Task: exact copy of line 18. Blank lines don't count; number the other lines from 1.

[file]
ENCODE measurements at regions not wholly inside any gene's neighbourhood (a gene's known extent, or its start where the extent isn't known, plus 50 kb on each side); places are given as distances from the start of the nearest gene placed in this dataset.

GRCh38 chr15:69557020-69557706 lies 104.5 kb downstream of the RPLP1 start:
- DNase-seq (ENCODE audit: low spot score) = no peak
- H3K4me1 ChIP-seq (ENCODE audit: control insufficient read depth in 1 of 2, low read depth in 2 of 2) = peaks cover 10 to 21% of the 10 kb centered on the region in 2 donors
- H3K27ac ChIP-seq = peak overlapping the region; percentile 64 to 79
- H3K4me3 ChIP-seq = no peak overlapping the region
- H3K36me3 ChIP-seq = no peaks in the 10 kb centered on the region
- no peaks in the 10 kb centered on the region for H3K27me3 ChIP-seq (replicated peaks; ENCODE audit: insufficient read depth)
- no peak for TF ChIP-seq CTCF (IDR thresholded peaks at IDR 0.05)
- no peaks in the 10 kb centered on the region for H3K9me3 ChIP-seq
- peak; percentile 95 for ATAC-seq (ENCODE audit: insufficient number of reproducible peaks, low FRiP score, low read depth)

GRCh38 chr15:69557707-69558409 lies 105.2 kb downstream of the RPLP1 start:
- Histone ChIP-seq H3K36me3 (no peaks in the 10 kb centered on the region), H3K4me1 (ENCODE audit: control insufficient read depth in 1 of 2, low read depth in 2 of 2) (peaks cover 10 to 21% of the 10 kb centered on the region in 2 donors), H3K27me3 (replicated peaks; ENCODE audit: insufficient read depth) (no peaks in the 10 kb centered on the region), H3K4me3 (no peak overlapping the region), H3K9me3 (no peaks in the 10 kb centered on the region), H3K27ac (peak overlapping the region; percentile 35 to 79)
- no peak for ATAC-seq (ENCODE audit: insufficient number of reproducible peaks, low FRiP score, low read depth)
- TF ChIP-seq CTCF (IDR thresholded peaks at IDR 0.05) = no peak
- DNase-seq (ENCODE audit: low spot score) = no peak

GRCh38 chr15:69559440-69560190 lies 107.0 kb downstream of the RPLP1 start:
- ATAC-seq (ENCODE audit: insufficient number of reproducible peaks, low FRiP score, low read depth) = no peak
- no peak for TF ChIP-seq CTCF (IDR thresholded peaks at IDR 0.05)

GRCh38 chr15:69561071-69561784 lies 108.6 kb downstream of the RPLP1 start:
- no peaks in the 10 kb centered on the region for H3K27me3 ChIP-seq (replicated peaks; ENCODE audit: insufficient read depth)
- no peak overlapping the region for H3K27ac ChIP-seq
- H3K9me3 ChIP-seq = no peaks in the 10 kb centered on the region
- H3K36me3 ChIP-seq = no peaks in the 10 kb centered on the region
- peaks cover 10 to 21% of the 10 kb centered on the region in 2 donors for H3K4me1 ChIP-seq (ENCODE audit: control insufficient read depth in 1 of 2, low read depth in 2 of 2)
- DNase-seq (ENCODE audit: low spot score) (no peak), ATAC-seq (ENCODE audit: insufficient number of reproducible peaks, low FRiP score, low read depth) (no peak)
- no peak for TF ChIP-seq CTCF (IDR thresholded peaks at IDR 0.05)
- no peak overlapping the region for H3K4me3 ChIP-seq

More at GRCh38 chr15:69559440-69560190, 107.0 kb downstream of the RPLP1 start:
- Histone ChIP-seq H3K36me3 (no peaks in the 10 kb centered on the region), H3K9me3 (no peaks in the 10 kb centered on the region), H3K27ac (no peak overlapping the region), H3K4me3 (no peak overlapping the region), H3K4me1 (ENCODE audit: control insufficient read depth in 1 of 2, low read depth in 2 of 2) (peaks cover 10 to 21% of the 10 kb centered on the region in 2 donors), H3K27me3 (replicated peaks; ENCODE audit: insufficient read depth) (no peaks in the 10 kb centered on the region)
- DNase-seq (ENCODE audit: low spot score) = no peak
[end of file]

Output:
- ATAC-seq (ENCODE audit: insufficient number of reproducible peaks, low FRiP score, low read depth) = no peak